As Nate Parker prepares for the wide release of his highly-anticipated breakout slave rebellion drama The Birth of a Nation, an old rape case brought against him 17 years ago while he was a student at Penn State could complicate Fox Searchlight’s ambitious plans for the film, which is already expected to be a major contender at next year’s Academy Awards.
Birth of a Nation — about Nat Turner’s 1831 slave rebellion in the antebellum South — electrified audiences at the Sundance Film Festival in January, winning both the grand jury and audience prizes. Fox Searchlight quickly snapped up the film for a festival record $17.5 million.
But now, according to Deadline, a rape charge brought against Parker in 1999 could threaten to engulf the rising Hollywood star in unwanted controversy, even though he was ultimately cleared of the charges.
Since it swept the Audience Award and Grand Jury Prizes and sold in a stunning $17.5 million worldwide rights deal to Fox Searchlight at January’s Sundance Film Festival, Nate Parker’s The Birth of a Nation has been considered a front-runner film in the Oscar race. The wrenching, brutal depiction of the Nat Turner-led slave uprising in 1831 Virginia was a welcome respite from the outcry over a lack of diversity in Oscar nominees the past two years that haunted the Academy and led to sweeping overhauls. Who better to root for than Parker, an actor who, not satisfied to be considered a name on a casting director’s list, wrote his own second act and scripted, directed, produced and starred in a film considered every bit as powerful as 12 Years A Slave?
A brewing controversy threatens to challenge the trajectory of that inspiring narrative. Memories of 17-year-old rape charges waged against both Parker and Jean McGianni Celestin (who shares co-story credit with Parker) while they were roommates at Penn State in 1999 left Fox Searchlight in full crisis mode these past weeks, scrambling to figure out how best to protect its sizable investment and Oscar chances by getting in front of a disclosure that is bubbling up in the mainstream press. The transcripts of the trial are public record and readily available, as Deadline discovered — the clerk there offered that numerous inquiries have been made recently — and the play-by-play is a sordid he-said-she-said affair that pitted a female student against Parker and Celestin. She claimed both men had sex with her after she had passed out in their room following a night of drinking. They claimed the encounter was consensual. Traumatized, she subsequently dropped out of college, and attempted suicide, per court documents. Parker, who had an earlier mutually willing sexual encounter with the student, was acquitted of the charges. Celestin initially was convicted, but that was overturned on appeal and his case was not retried.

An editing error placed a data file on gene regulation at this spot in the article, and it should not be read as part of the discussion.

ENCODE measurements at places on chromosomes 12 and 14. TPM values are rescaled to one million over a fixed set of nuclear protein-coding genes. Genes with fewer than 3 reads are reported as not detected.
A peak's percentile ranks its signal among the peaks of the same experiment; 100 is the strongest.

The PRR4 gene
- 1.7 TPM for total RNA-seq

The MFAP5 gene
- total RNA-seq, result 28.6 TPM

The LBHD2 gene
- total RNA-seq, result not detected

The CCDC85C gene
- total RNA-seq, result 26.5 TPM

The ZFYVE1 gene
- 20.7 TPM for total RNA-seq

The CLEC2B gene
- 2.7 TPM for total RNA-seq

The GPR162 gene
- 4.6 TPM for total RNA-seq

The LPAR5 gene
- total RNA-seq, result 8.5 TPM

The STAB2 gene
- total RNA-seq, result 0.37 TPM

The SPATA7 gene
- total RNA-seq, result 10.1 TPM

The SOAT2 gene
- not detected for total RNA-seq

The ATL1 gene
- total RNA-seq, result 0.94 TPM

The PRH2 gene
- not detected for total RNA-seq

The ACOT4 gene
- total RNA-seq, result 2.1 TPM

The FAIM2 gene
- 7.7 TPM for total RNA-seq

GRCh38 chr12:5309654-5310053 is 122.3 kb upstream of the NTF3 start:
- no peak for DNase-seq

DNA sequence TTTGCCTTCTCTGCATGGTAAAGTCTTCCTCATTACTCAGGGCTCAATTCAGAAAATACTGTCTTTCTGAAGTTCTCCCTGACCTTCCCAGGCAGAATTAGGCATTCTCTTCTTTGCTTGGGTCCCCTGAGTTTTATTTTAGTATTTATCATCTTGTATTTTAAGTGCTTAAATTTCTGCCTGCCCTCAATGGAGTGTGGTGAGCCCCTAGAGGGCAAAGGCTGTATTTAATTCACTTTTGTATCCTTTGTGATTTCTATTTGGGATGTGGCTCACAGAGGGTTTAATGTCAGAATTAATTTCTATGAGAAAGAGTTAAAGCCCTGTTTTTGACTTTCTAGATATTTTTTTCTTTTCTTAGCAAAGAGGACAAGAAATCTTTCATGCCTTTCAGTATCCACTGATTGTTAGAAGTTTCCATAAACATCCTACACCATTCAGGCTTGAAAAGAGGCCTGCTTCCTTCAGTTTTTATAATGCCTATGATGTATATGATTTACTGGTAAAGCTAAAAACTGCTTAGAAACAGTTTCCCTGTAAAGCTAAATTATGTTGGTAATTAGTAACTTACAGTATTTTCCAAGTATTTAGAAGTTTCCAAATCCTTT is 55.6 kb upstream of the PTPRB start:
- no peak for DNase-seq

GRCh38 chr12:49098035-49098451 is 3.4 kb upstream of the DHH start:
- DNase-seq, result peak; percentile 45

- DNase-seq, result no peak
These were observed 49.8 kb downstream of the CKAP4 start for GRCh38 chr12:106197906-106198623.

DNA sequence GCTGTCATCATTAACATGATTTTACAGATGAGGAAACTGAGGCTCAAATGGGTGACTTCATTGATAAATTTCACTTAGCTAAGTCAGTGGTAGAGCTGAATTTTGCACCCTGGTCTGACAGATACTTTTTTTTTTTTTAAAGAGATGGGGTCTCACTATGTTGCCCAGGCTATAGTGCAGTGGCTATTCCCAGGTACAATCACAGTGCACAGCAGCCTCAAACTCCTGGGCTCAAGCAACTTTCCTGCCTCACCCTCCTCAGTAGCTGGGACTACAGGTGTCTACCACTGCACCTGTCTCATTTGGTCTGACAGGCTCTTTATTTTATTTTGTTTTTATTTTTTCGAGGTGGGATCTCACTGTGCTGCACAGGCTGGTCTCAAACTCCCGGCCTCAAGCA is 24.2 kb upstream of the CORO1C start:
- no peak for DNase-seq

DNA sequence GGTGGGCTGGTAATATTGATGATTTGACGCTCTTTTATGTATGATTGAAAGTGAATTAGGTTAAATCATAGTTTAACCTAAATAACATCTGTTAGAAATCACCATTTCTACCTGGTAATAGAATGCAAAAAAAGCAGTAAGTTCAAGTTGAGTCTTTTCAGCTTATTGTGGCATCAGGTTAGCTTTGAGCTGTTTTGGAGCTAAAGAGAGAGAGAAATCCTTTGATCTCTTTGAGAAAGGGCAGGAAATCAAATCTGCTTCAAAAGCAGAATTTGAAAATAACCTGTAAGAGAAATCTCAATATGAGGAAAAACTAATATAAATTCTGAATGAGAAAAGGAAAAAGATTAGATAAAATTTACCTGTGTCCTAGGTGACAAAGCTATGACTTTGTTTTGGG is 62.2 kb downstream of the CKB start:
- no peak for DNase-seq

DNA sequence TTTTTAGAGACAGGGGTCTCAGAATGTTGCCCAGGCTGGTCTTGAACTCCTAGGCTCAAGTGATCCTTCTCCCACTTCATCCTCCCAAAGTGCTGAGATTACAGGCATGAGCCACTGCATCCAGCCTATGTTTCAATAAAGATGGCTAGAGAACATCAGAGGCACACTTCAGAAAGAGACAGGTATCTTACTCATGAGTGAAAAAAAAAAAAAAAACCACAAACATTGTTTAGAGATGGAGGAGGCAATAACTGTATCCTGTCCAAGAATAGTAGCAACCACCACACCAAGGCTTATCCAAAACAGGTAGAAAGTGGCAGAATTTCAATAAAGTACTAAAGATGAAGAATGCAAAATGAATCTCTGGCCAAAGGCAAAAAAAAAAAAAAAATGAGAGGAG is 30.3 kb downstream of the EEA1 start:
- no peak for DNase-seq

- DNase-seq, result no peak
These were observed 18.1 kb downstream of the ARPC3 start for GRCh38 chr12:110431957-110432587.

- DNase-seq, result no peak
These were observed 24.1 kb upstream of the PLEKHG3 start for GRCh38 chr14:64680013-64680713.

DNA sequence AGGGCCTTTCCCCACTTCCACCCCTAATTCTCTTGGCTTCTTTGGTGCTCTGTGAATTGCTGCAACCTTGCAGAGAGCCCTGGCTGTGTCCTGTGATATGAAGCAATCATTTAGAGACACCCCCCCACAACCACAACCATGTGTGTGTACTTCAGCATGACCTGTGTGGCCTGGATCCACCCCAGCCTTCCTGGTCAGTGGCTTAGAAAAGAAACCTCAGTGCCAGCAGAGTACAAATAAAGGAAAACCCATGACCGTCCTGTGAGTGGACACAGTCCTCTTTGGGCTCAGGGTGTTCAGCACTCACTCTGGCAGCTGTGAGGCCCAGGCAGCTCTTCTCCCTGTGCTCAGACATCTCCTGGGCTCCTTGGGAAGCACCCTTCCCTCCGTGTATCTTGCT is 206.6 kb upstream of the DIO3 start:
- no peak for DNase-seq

Why would an incident that ended in Parker’s acquittal nearly two decades ago be at all relevant in a movie that took place in Antebellum Virginia? It wouldn’t, if Parker — who studied management science and information systems with the intention of a career in IT, computer programming and management before he fell into acting — hadn’t remade his career to where he is on the cusp of being an A-list writer-director, and potential Oscar front-runner.
Read the full story at Deadline.